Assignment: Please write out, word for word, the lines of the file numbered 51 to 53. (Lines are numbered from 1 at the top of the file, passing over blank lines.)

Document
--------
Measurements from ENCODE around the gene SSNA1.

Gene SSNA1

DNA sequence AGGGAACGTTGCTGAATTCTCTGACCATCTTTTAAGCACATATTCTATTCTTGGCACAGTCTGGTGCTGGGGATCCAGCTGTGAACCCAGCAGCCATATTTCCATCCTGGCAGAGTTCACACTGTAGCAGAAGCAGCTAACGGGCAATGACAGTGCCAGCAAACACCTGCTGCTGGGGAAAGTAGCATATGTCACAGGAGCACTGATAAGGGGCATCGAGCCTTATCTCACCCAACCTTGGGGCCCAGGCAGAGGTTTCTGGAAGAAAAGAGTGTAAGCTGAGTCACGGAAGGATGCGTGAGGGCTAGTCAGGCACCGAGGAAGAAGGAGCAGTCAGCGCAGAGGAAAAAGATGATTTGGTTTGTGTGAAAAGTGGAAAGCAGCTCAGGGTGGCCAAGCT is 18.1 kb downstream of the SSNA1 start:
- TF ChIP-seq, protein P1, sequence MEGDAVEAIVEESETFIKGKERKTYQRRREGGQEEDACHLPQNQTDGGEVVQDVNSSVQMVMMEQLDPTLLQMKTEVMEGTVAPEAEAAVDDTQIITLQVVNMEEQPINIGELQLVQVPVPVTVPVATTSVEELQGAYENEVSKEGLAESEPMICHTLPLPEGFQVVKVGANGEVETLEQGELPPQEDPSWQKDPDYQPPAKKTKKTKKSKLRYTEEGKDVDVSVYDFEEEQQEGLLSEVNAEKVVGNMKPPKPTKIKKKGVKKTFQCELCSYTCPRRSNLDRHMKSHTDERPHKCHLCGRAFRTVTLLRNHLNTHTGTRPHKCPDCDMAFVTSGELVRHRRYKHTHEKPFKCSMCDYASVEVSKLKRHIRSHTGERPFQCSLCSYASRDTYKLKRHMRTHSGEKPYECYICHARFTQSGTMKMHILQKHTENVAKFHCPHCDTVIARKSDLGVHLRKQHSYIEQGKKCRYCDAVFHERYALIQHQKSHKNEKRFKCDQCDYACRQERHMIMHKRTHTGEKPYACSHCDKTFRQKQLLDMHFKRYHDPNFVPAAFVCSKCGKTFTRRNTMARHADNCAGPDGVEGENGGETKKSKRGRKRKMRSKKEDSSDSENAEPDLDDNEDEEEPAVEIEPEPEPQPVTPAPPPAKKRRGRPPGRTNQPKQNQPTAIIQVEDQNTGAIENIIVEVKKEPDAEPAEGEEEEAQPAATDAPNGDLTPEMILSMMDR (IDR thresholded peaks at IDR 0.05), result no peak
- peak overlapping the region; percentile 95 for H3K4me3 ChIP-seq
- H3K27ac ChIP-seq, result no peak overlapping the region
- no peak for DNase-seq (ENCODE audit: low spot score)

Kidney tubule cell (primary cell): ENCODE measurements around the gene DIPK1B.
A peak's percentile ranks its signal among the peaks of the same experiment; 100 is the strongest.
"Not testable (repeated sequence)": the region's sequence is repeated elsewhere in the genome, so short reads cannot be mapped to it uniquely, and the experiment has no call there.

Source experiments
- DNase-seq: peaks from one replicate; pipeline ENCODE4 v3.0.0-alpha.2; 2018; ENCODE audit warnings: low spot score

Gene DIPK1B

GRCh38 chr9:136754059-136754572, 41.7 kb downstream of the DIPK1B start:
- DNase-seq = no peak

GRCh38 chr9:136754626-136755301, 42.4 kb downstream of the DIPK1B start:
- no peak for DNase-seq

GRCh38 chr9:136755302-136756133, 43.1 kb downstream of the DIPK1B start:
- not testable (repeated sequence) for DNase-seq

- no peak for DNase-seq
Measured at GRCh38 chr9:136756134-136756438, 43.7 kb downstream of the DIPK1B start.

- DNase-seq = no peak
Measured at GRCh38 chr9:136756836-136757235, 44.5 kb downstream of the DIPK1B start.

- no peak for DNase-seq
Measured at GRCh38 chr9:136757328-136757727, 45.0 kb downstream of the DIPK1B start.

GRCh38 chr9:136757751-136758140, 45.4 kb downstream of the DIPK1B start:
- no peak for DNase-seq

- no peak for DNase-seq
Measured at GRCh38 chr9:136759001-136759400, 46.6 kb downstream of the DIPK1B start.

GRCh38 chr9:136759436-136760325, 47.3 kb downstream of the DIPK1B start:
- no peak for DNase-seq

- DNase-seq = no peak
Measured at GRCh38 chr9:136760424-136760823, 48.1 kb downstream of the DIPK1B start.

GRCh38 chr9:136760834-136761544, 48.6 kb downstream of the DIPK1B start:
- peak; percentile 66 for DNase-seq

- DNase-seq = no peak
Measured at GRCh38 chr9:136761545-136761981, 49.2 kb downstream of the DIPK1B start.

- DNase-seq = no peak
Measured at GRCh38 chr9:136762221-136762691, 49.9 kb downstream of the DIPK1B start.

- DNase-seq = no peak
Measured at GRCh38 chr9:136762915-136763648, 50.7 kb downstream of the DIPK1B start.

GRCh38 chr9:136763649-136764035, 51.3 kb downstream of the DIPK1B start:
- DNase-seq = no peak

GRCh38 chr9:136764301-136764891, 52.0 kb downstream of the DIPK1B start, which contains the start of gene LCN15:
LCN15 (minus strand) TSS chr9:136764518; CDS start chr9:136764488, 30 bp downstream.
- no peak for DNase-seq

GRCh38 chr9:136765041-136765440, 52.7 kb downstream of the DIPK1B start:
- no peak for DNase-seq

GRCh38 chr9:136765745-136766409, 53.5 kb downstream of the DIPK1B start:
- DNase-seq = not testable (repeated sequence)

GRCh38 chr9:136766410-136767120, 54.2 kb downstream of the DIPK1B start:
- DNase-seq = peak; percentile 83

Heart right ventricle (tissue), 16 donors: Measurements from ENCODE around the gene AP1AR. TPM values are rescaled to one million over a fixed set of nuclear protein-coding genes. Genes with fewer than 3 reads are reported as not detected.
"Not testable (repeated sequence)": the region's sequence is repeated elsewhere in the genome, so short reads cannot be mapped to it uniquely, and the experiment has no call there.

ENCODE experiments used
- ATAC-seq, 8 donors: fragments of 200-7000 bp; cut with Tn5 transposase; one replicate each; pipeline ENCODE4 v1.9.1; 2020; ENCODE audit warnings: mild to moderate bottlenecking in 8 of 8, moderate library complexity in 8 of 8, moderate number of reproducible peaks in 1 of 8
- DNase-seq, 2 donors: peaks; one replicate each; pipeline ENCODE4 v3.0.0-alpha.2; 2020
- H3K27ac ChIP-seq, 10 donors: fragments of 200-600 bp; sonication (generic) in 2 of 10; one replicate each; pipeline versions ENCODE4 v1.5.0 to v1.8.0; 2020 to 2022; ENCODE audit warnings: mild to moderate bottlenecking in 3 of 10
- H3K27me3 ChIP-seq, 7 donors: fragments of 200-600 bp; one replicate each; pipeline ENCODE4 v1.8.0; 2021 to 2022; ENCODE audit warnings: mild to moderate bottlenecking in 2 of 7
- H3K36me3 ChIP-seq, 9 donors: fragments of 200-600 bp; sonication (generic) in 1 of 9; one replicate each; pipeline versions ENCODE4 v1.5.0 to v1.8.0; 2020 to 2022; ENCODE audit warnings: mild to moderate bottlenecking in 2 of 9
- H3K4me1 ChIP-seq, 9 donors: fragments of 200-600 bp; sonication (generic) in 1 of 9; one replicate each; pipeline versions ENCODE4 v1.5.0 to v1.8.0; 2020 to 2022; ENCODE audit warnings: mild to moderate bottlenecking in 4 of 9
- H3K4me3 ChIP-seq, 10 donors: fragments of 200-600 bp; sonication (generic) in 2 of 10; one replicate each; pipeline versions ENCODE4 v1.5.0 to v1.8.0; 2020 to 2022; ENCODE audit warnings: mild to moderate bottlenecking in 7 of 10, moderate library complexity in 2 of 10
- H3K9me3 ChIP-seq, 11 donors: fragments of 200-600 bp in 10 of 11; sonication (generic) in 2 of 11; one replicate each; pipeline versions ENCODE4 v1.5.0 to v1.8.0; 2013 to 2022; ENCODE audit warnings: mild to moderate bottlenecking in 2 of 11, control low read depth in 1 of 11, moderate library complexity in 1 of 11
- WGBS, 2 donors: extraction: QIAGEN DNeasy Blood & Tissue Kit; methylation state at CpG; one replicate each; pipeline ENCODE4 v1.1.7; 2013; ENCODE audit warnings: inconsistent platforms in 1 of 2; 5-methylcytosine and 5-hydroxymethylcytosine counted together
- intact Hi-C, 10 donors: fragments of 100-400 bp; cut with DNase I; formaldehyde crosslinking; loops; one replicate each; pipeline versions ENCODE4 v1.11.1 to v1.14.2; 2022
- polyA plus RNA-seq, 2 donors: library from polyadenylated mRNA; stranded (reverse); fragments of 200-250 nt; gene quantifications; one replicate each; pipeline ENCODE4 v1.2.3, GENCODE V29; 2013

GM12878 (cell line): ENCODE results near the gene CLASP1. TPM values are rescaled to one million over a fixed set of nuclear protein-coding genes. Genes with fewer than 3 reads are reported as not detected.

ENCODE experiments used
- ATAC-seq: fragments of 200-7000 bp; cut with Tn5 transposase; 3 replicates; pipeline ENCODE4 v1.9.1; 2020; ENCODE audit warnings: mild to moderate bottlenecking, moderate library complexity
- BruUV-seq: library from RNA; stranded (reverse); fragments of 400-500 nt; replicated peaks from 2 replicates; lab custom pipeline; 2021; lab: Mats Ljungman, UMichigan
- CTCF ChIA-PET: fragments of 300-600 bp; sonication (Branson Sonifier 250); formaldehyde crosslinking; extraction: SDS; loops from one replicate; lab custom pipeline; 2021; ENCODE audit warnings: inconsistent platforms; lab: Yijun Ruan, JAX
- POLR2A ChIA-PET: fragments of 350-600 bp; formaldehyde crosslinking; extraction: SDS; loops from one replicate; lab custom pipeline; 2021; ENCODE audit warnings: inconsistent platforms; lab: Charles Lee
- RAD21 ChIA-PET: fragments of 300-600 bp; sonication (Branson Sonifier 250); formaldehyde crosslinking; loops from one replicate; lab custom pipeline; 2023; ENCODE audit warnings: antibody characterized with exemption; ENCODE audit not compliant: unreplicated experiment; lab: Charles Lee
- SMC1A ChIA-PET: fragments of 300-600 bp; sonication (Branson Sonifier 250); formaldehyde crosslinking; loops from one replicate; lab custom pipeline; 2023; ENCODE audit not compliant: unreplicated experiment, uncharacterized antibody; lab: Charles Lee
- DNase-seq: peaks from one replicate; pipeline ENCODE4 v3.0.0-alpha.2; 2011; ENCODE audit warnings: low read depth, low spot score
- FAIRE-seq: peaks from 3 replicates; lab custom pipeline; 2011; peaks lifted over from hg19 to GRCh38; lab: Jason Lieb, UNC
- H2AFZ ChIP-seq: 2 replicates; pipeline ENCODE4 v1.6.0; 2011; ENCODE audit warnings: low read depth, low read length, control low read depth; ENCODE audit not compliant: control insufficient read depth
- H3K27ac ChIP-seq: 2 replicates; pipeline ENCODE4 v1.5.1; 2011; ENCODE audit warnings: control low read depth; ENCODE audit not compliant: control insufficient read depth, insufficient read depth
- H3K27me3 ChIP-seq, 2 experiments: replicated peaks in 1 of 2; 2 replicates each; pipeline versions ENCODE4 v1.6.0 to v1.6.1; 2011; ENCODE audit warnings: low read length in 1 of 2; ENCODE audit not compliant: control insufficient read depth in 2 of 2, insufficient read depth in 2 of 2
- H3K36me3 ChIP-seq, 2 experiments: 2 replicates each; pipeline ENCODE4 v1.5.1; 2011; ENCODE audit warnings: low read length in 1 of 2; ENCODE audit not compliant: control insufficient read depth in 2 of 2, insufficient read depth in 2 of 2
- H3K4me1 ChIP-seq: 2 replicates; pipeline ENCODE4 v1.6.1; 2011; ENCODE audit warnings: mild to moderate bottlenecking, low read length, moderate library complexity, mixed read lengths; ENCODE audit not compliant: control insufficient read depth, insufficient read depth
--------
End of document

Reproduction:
GRCh38 chr9:136766410-136767120, 54.2 kb downstream of the DIPK1B start:
- DNase-seq = peak; percentile 83

Heart right ventricle (tissue), 16 donors: Measurements from ENCODE around the gene AP1AR. TPM values are rescaled to one million over a fixed set of nuclear protein-coding genes. Genes with fewer than 3 reads are reported as not detected.